I am obsessively reflective. I could suggest this is an excellent trait that has only good effect on all outcomes, and it can much of the time, but it often leaves me with many new ideas instead of one completed task. It’s annoying.
I begin to think about those new ideas, jot notes on stickies which seem to multiply in the night, gather materials, then begin work. It would be logical to choose one idea, plan a bit, then work on it until it’s complete, but I am incapable of that, so start all of them. I can walk into most areas of my home and see evidence of something in progress on most days. It’s beyond annoying.
Let me begin with my kitchen as an example right now: There are four enormous artichokes sitting on the counter waiting to be roasted (which, since beginning this post, have been successfully roasted). I still have quite a few grapefruits and oranges my brother shared from his trees over a week ago, and yesterday, my sister-in-law gave me more oranges and some avocados. The preserved lemons I cured seven weeks ago are ready and waiting to be used — hopefully this weekend with the lamb shoulder chops I have in the freezer. We still have banana bread and banana caramel nut froyo to finish, but I’ll count that as two tasks completed since I was able to use all of the ripe bananas I had on the counter, in the fridge, and the freezer.
I have drapes begun for my office, but no curtain rod hung in readiness. My dining room drapes have needed hemming since I hung them long ago — in fact, so long ago that I’m considering different window treatments now. My son’s room is in decent shape since he’s away at school, but there are a couple of shelves in need of fixing. One is hanging precariously, and the other is leaning beneath it, still waiting to be hung. His bathroom is in a functional but bare bones state, ready for gutting so that it can be remodeled — and yes, I’m considering doing much of the work myself. Some day.
Our own bathroom is in need of remodeling, but hasn’t been started, our closet was prepared for a reorganization, and isn’t close to being finished, but happily, the patio behind our house is optimistically in progress.
You’re wondering what all of this is about considering this is a food blog. You stopped by for a recipe you might be interested in trying instead of reading about my unfinished projects. Yes, Sass & Veracity is a place where I’ve shared recipes with you for four years — but think about it. Fat-free opinions on a food centric life could encompass quite a bit more. And it should because as much as I can relate most things to food, there is certainly much more to life worth sharing, isn’t there? Absolutely.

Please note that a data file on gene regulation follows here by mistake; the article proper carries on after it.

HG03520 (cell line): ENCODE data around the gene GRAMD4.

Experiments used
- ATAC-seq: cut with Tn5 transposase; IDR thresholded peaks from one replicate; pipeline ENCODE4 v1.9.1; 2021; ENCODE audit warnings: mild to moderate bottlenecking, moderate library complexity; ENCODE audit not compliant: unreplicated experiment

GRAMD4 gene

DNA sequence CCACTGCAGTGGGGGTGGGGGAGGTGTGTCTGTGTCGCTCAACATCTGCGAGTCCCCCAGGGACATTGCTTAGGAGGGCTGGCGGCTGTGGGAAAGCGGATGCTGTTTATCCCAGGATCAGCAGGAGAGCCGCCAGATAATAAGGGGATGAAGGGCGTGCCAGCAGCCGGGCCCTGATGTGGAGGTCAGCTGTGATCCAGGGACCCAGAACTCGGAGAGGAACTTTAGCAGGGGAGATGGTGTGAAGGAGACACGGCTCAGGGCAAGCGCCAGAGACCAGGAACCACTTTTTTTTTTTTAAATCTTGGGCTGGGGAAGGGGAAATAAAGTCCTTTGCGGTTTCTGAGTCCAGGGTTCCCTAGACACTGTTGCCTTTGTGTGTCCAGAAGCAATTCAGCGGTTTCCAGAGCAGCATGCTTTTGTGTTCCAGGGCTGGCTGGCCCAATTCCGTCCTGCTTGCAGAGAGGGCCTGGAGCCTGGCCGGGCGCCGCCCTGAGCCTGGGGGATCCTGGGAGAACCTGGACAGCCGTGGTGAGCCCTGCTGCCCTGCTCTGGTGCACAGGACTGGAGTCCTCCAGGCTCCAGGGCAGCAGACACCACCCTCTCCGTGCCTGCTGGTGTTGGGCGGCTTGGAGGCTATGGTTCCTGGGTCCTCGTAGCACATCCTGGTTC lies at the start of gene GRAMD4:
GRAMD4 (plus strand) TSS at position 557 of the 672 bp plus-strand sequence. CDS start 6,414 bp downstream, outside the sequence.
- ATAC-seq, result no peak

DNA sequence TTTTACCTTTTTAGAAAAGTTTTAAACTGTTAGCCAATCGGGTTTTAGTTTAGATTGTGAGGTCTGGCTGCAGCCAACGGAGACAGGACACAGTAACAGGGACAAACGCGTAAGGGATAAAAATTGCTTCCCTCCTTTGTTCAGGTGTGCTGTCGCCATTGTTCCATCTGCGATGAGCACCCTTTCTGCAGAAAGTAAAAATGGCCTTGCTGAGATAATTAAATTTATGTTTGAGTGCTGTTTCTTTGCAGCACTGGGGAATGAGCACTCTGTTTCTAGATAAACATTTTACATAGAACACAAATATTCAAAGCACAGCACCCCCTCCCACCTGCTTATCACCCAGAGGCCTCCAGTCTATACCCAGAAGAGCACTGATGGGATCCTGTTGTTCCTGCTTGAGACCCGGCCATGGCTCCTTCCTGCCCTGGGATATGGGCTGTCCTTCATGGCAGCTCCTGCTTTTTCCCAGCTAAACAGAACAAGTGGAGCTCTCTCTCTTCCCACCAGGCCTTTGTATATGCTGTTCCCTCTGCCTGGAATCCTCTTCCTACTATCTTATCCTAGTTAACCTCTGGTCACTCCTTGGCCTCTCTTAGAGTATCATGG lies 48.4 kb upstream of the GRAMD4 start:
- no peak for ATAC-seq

I live in a beautiful place with temperate weather most of the year and love to cook and garden, so wouldn’t it make sense to have a pleasant place to eat outside? Not just when a special occasion is planned — any time. The French doors in my family room are open to the patio on most days, so it makes sense to have a place to sit and enjoy a cup of coffee, a good book, or eat a meal with my sweetie. I have to drag him out there, mind you, so part of the plan is to make the patio more attractive and welcoming. Perhaps he’ll wander out there by himself someday.
Therein lies Project #1 — Patio Renovation — which provides a beginning for an expansion of Sass & Veracity. Keep an eye on the tabs at the top of the page. I’ll feature seasonal recipes from the archives, projects I’m working on, and soon, field trips out and about in San Diego — something long overdue.
I’m not quite ready to share the progress on the patio, so instead I’ll let you know what I did with part of the old fence we tore down when the project began. If you’ve got a food blog and have wondered about props to shoot your food on — something weathered and old, then you might be interested.